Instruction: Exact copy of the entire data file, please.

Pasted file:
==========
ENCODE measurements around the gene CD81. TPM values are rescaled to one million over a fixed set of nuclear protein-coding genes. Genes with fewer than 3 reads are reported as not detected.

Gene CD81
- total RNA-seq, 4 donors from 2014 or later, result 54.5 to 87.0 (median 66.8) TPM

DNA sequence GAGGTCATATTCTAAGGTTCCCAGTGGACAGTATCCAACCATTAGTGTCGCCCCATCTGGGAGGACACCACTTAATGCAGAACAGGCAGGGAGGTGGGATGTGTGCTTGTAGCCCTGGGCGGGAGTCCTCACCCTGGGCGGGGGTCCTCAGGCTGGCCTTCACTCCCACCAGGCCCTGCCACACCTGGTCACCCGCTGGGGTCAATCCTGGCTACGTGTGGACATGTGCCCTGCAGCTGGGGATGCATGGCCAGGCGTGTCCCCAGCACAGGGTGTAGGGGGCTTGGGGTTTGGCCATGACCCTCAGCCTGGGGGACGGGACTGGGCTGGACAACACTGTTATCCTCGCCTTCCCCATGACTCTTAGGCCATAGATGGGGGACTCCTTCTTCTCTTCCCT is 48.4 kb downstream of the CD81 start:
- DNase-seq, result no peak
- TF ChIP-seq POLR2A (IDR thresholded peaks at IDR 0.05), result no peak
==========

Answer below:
ENCODE measurements around the gene CD81. TPM values are rescaled to one million over a fixed set of nuclear protein-coding genes. Genes with fewer than 3 reads are reported as not detected.

Gene CD81
- total RNA-seq, 4 donors from 2014 or later, result 54.5 to 87.0 (median 66.8) TPM

DNA sequence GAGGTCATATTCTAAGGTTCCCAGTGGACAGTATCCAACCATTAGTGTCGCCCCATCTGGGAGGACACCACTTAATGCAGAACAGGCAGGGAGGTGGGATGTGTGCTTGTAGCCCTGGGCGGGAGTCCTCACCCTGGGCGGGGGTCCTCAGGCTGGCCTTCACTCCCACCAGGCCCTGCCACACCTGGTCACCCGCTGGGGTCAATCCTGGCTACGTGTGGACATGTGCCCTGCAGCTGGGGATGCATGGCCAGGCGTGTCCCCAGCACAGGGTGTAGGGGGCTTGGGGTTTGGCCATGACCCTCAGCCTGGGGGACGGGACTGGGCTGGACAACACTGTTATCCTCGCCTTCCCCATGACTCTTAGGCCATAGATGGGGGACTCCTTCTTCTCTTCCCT is 48.4 kb downstream of the CD81 start:
- DNase-seq, result no peak
- TF ChIP-seq POLR2A (IDR thresholded peaks at IDR 0.05), result no peak